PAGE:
The World Stroke Organization established World Stroke Day in 2006 to increase global stroke literacy and prevention. In the United States, stroke is the No. 4 killer and the leading preventable cause of long-term disability.

For more information visit

Wednesday, October 22, 2014

CPR in Schools Bill Signing - Looking Back

Hi! It's Carolyn Torella, Regional Communications Director for the American Heart Association sharing my look back at the CPR in Schools bill.

When I started working at the American Heart Association in May of 2008, my first day on the job was at something called, "Lobby Day" in Albany.

I was totally overwhelmed at the prospect of working full-time after being home for years with my children as a stay-at-home mom. That first day was a whirlwind of legislative visits with Assembly and Senate representatives, a brief tour of the Capitol and sprinting from photo opp to photo opp--I was handy with a camera! I definitely worked up a sweat and learned what they meant by "wear comfortable shoes."

I met so many enthusiastic and passionate volunteers that day, and I continue to meet more every year. They all had that "can-do" attitude. Many had survived cardiac arrest. Some had lost loved ones to it. All were so inspirational. I couldn't have picked a better day to start at the AHA.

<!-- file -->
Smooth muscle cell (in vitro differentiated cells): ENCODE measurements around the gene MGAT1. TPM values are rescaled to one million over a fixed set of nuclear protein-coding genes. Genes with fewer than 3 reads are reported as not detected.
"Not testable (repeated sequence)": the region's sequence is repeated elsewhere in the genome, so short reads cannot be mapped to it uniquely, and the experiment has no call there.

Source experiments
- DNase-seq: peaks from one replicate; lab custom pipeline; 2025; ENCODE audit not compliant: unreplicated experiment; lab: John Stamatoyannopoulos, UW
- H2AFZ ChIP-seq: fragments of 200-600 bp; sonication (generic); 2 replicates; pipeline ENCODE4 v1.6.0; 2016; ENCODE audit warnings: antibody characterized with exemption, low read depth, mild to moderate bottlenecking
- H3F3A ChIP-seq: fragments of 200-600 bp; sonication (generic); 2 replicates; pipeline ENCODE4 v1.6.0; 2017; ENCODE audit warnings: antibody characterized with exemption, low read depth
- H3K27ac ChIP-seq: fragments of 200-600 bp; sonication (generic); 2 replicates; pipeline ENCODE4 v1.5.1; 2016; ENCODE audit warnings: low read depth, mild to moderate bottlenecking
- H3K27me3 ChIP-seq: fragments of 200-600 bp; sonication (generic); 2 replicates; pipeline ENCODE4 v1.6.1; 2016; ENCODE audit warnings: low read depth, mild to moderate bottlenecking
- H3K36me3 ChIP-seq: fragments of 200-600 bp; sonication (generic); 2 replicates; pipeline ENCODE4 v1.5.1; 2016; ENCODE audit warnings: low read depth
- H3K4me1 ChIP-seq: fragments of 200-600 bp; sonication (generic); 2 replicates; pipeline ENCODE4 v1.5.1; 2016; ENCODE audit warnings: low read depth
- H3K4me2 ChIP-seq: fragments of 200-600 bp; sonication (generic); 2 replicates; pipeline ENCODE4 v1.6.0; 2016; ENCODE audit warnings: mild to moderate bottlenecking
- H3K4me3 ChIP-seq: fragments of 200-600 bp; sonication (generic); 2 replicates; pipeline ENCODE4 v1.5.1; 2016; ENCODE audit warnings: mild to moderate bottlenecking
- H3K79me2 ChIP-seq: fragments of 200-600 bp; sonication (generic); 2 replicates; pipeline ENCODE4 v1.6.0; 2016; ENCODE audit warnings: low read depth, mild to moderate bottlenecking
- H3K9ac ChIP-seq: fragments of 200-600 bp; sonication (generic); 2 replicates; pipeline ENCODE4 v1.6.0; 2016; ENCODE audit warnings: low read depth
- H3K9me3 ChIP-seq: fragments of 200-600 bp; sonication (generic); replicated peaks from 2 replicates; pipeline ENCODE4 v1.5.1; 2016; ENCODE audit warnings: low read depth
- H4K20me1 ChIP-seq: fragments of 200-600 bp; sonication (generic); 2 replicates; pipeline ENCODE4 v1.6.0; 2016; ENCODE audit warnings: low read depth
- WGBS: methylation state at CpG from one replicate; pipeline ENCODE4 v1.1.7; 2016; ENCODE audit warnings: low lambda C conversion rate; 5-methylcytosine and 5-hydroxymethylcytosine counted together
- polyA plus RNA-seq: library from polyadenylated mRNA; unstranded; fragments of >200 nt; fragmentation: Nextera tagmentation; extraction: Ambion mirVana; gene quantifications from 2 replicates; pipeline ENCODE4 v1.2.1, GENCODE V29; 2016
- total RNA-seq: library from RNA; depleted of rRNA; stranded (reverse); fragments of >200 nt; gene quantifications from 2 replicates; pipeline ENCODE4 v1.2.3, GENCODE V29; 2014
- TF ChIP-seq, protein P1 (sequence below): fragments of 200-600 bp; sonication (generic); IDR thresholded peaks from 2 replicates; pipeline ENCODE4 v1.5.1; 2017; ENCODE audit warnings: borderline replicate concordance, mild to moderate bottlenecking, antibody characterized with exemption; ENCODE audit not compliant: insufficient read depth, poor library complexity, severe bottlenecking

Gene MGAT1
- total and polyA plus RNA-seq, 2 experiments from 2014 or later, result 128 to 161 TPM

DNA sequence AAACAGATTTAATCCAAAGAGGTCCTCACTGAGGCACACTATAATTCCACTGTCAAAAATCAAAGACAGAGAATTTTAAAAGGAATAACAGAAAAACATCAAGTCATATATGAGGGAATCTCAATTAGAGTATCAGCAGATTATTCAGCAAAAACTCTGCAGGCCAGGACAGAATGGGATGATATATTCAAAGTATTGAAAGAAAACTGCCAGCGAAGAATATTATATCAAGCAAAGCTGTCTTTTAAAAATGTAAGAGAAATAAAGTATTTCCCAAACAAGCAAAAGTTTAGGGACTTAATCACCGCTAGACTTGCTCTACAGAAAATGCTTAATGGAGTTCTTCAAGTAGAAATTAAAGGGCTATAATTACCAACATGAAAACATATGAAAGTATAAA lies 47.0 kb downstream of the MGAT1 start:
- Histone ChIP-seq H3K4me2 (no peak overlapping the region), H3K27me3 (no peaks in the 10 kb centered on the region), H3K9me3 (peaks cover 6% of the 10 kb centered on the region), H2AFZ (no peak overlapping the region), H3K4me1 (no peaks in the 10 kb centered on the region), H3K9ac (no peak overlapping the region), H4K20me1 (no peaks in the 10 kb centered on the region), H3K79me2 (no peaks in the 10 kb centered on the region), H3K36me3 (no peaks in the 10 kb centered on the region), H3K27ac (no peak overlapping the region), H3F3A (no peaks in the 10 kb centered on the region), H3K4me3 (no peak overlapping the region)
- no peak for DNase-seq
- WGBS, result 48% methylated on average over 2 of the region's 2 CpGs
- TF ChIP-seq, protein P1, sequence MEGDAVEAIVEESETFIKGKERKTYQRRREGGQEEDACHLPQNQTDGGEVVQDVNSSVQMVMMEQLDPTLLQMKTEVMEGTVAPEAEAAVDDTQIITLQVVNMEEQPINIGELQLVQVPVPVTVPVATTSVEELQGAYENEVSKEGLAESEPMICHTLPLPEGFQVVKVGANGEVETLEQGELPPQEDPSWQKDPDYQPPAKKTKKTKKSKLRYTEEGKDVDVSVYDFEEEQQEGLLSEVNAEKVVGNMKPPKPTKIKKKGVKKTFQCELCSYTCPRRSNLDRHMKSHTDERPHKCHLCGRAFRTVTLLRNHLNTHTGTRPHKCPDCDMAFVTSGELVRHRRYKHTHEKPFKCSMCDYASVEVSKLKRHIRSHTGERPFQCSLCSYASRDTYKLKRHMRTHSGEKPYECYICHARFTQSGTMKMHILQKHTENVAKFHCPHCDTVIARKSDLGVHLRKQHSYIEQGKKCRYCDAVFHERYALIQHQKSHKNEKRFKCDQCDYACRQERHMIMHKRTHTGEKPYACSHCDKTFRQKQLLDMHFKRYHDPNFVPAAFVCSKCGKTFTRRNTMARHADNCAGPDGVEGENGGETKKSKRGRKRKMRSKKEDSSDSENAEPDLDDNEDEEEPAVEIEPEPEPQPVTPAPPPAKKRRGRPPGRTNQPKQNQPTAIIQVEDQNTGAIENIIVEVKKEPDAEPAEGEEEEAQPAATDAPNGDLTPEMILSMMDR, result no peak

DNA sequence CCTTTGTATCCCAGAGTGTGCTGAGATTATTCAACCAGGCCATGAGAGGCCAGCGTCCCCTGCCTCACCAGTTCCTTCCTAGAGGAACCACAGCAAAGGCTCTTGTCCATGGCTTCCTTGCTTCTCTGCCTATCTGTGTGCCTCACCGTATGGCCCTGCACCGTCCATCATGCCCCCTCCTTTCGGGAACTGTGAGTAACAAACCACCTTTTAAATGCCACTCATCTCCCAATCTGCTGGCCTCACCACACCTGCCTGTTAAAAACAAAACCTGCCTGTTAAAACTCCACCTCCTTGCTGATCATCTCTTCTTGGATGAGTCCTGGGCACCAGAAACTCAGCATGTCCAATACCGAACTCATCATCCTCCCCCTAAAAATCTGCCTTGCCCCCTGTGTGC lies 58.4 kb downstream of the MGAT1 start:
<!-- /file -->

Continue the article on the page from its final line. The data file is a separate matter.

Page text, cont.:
Here it is, six years later in 2014, and that bill that we literally gave our sweat, and in some cases, tears for, is finally signed. Although it's not a done deal yet, we still need the Commissioner of Education and Board of Regents to sign off, I think it's a great time to look back at all the people who helped get the bill to the Governor's desk.

The bill signing is all about a small group of people in New York State coming together to help the lives of all New Yorkers. It's about a dedicated group of survivors and families of those lost to cardiac arrest rallying for the good of everyone. It's really a case study in how the power of grassroots activism can help save lives. It's about all those phone calls, emails, visits and Tweets that said, "Please pass the CPR in Schools bill!"

I salute all the You're the Cure advocates from the Hudson Valley and around the state for working so hard for so many years to get this bill to this point! We're so close!!! Great work, everyone!

Check out photos from over the years of some of the great volunteers who helped get this bill passed!

Tuesday, October 21, 2014

Gov. Andrew Cuomo signs the CPR in Schools bill - One Step Closer!

Great news from Albany today--Governor Andrew Cuomo signed the #CPRinSchools bill!

The signed bill now goes to the state Commissioner of Education, who has 180 days to recommend to the Board of Regents that they include CPR and AED instruction in the curriculum. The Regents have 60 days to act after the commissioner’s report. So far, 19 states across the country have already passed laws requiring every high school student to be CPR-trained before graduation.

AHA volunteers have traveled to Albany to meet with legislators; they held a CPR Rally at the Capitol; they have written letters to the editor; they have given countless media interviews; they have tweeted and they have phoned.

Today, after learning that Gov. Cuomo had signed the CPR in Schools bill, six women who lost children to sudden cardiac arrest are optimistic that the New York will join the 19 other states that ensure students learn CPR before graduation.